With the horrific health consequences of primary and secondhand
smoking well-established, you would think more people would
get the hint and take up healthier habits. But choosing not
to smoke, or quitting once you've started isn't always as
easy as it sounds. All too often, the cause of a lifetime
of adult smoking is caused by peer pressure as a youth.
that same peer pressure may also help steer people away from
smoking at an early age. In a study supported by the Arizona
Department of Health Services, Tobacco Education and Prevention
Program, 19 schools completed the "Champs Have and Model Positive
Peer Skills" (CHAMPS) program, utilizing educators and community
representatives administering activities as part of an awareness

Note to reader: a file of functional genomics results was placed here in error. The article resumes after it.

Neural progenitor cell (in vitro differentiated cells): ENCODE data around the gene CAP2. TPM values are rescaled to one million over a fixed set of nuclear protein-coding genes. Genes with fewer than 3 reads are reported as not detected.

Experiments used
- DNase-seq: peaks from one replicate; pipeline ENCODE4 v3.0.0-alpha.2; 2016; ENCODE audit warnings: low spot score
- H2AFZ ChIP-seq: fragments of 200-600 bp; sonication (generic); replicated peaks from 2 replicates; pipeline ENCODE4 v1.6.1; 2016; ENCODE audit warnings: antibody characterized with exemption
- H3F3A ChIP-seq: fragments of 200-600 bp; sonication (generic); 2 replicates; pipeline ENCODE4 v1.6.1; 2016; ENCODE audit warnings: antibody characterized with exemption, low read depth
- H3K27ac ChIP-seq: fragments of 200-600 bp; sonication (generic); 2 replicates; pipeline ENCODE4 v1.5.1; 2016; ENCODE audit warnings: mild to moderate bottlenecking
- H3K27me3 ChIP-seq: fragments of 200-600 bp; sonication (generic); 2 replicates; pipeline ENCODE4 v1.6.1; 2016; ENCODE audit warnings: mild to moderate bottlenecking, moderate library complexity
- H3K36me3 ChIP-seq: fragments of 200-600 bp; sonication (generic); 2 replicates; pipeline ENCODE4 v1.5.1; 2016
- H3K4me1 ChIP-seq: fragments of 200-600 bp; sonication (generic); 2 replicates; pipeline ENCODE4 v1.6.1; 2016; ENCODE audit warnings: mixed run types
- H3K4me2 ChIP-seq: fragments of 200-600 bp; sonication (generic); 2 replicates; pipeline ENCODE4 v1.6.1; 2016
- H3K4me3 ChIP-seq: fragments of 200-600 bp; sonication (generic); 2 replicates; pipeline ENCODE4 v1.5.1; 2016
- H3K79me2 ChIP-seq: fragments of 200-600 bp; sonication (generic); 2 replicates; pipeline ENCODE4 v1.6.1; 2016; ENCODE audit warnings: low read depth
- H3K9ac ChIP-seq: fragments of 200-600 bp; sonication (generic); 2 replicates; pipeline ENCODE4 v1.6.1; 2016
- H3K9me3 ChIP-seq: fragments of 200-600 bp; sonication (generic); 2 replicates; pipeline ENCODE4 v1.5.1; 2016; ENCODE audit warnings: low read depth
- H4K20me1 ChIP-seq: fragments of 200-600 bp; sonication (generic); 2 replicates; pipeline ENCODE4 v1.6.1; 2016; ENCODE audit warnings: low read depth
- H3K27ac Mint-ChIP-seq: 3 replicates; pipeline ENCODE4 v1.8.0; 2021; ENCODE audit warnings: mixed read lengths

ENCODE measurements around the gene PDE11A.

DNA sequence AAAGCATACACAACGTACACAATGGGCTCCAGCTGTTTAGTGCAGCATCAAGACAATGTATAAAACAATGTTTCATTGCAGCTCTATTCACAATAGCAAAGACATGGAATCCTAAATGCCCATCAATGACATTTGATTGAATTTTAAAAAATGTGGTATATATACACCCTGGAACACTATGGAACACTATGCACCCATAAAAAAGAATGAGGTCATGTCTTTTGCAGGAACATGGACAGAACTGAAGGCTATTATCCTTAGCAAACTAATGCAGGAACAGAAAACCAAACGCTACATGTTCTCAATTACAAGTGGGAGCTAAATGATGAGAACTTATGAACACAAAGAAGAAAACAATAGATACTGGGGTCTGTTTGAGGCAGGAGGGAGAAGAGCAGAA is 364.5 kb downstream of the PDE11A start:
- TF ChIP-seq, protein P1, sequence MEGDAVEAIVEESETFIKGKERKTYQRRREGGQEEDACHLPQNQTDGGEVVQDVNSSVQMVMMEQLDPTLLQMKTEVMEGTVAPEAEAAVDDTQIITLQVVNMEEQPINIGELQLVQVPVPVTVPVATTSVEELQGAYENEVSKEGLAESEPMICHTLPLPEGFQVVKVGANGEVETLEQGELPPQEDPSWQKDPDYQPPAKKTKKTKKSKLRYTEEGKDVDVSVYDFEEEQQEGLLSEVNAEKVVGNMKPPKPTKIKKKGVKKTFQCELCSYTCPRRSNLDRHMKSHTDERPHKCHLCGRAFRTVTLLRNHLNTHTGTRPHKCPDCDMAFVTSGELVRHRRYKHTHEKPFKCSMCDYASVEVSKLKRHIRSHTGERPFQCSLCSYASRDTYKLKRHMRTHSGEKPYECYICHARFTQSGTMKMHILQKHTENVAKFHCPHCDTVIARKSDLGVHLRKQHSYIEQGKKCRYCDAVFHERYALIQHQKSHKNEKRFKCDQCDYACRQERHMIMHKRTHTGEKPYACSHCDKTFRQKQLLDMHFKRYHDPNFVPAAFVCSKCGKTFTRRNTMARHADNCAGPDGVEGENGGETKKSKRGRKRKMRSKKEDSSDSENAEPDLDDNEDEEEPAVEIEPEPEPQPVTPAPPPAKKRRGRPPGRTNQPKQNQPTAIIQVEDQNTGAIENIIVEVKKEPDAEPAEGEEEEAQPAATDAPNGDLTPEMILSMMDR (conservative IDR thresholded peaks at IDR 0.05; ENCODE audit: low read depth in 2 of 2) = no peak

campaign. Preferred program organizers consisted of those
thought to be highly influential on teens - their peers.
At the beginning and end of the school year, 1,412 students
at grades 5, 6 and 7 were surveyed, then compared with a group
from six schools that had not been exposed to the "pressure."
In the schools that participated in the prevention program,
the percentage of students who said they would smoke a cigarette
if offered by a friend increased minimally: from 1.3 percent
to 2 percent. By comparison, the percentage of students who
said they would smoke a cigarette increased from .06 percent
to 4.6 percent in schools not involved in the in program.
If you're a current smoker, talk to your doctor about practical
ways to kick your habit for good. And if you have children,
let them know about the profound dangers of smoking, and find
out if their school has a prevention program in place. If
not, you may want to suggest they develop one.
Sciacca J, Eng H, Mahrt J, et al. The Arizona CHAMPS Peer
Project for Tobacco Use Prevention: effects on tobacco use,
intentions to use, and knowledge. American Journal of Health
Education September/October 2003.
For more information on the dangers of smoking, visit www.chiroweb.com/find/archives/general/smoking/index.html.